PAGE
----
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Totally Listening: What’s Your Connection IQ?

Until my Lexi falls asleep at night, her mouth rarely stops moving! She’s been like that since birth. Sometimes out of sheer self-preservation, I tune out. That little beauty is on to my game. Every now and then just as I’m about to immerse myself into my imaginary bath of Calgon I hear her little voice bursting through my fantasy.

“Mom, what did I just say?” she challenges. Usually, I have to admit that I don’t know!

I know I’m not alone. At my teen girl events, I often ask attendees what they most want to change in their moms. Nearly every time a freckle-faced, braces-laden beauty raises her hand and says,  “Like, she sometimes isn’t very focused when she talks to me.  If she could, like, not wash the dishes or totally stop taking out the trash when I’m talking and, like, well, really, totally look me in the eyes and, like, listen!”

Right about then I start feeling like, really totally guilty.

God’s word commands you and I teach our children the things of God “when you sit in your house and when you walk by the way and why you lie down and when you rise up.” (Deuteronomy 6:7) Do you see how much time is spent…and required to woe them into the things of God. We’ve got to be engaged. The world of social science calls the wonderful ability to be fully engaged in your child’s life “connectedness.” I constantly need reminded about how vital it is to connect or I find that the busyness takes over. Do you ever find yourself needing the oxymoronic motivation to slow down? Check this out.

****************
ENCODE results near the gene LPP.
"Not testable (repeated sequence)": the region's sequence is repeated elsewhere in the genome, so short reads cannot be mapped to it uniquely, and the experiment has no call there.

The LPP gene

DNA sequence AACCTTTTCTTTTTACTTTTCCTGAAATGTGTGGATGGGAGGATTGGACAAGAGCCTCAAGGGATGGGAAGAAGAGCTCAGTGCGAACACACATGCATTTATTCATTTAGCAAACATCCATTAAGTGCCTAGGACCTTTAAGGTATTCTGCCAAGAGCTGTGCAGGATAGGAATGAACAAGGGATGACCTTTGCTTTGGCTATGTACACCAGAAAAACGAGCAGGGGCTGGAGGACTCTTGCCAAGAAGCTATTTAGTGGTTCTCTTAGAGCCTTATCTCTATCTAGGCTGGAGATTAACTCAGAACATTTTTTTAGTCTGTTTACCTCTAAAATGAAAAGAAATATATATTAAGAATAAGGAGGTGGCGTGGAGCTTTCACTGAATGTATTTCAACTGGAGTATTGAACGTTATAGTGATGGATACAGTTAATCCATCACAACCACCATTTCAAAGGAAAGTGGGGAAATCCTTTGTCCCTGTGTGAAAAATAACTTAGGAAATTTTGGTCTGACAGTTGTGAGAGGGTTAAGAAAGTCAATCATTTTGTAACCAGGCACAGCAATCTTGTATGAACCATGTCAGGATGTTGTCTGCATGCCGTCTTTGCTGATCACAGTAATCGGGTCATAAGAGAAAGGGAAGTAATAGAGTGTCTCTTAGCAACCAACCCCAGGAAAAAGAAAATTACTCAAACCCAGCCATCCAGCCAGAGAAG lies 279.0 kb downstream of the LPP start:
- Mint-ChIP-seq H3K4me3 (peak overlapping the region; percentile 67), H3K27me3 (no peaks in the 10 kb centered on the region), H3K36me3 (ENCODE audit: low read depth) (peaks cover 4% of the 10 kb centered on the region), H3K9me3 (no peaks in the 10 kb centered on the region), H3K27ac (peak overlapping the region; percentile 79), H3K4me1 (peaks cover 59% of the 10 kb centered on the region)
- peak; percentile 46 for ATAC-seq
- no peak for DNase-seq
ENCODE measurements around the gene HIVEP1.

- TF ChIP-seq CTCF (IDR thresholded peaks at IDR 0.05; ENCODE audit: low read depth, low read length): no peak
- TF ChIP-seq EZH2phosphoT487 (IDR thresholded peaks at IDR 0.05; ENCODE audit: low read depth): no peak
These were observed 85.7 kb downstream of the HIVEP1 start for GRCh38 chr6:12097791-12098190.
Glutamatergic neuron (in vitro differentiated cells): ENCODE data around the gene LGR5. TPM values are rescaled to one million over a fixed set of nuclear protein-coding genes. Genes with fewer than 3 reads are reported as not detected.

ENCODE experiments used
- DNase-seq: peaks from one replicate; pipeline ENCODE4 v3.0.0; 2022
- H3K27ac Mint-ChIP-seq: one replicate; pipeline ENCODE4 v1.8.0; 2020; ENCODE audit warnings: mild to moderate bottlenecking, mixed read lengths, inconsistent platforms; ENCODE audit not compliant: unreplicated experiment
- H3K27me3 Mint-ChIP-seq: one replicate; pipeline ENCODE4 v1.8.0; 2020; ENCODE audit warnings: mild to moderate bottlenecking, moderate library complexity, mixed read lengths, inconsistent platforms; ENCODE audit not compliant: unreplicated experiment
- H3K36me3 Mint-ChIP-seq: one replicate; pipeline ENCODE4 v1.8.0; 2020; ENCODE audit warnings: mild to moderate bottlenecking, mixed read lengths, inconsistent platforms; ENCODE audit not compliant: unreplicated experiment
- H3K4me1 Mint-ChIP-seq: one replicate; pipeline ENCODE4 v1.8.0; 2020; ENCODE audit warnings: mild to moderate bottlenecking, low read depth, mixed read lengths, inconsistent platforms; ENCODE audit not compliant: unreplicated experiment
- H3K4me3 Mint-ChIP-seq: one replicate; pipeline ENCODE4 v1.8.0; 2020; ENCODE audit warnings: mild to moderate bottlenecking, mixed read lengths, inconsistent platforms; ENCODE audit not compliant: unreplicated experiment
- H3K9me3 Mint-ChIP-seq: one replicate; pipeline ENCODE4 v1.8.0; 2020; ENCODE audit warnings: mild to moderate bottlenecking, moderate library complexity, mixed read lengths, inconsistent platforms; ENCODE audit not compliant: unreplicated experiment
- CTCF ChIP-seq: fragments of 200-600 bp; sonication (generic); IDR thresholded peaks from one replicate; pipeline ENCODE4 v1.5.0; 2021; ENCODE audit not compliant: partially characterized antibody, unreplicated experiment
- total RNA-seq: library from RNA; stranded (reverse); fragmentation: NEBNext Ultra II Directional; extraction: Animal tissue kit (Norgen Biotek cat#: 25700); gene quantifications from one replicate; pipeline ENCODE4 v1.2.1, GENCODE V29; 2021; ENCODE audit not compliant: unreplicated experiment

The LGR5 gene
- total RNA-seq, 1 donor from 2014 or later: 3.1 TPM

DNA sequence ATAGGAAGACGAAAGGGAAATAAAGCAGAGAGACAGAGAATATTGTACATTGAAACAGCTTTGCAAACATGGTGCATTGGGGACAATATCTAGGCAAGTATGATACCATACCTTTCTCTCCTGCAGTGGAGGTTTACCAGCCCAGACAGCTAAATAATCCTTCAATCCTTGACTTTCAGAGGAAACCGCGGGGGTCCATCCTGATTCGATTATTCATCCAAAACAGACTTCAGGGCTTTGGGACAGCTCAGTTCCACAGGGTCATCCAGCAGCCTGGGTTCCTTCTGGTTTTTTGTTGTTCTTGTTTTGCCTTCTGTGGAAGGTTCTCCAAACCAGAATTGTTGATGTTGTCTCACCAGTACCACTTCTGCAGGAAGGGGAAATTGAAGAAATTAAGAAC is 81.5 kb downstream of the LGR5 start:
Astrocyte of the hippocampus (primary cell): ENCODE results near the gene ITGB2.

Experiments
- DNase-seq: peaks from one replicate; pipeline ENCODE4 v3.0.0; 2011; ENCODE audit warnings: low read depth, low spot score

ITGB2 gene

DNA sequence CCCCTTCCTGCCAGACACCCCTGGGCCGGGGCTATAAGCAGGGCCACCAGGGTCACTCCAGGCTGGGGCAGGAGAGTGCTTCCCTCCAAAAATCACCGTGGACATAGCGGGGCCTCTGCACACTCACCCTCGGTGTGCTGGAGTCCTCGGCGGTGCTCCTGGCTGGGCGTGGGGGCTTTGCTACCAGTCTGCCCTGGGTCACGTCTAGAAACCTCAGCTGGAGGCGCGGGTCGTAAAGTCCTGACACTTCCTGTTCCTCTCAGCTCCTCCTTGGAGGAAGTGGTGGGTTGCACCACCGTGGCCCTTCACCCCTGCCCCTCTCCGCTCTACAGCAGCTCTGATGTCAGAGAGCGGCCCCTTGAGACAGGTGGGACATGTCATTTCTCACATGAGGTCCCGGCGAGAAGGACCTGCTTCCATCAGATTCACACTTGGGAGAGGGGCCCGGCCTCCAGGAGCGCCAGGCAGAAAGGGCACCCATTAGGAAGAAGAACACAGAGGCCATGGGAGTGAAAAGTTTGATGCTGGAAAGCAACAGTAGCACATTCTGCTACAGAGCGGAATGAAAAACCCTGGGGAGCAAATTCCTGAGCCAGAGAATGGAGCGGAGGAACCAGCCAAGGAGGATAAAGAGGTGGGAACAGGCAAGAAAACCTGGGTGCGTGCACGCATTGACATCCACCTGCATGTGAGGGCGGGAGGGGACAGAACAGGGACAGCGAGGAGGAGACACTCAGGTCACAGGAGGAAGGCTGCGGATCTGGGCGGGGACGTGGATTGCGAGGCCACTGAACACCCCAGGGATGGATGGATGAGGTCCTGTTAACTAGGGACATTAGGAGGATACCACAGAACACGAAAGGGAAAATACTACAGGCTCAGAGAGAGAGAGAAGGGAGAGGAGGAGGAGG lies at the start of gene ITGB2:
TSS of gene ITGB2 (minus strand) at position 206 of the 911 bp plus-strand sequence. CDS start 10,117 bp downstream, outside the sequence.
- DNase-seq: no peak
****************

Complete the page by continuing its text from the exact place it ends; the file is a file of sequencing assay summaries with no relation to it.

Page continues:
Our children are growing up in a world that offers more temptation than we knew as teens. One of the greatest factors to reducing teen high-risk behaviors is parent-child connectedness. (Now that motivates me to slow down!) The Medical Institute for Sexual Health recognizes parent-child connectedness as the highest risk reducer to teen sex. The Journal of American Medical Association published a study by Michael Resnick, Ph.D. and his colleagues which found that teens who felt loved and connected to their parents had significantly lower incidence of teenage pregnancy, drug use, violence, and suicide. No matter the age of your child, it’s vital to connect. Trying to connect to them once they are teens is a great challenge if the habit isn’t already established.

What’s Your Connection  IQ?

Want a little wake up call to see how you’re doing in the connection department. Sometimes, it’s the simplest things that encourage us that we’re doing well or remind us to slow down and try harder. Take this Connection IQ test to see how you’re doing.

  • What is your child’s favorite food?
  • What book have they read recently and really enjoyed?
  • Who is your child’s best friend?
  • Who does your child look up to and really admire?
  • Who makes them feel inferior at school?
  • What subject makes them passionate at school?
  • What is their greatest goal for this year?
  • What’s your child’s favorite Bible verse?
  • What is your child’s spiritual gift?
  • What’s the coolest thing God has said to your child lately?

If you were able to answer all of them or most of them, you’re Connection IQ is right on. If you got half of them,  you’re doing OK, but need to maybe focus on just some more in-depth conversations. If you got four or less, it’s definitely time to study your child to increase your test results!

© Dannah Gresh

About The Author

Dannah Gresh

Dannah Gresh, a best-selling author and captivating speaker, has long been at the forefront of the movement to encourage tweens and teens to be modest in their dress and to pursue vibrant lives of purity. Her most popular works include And the Bride Wore White, Lies Young Women Believe (co-authored with Nancy Leigh DeMoss) for teens, and Secret Keeper Girl series for tweens and their moms. Her websites are purefreedom.org and secretkeepergirl.com

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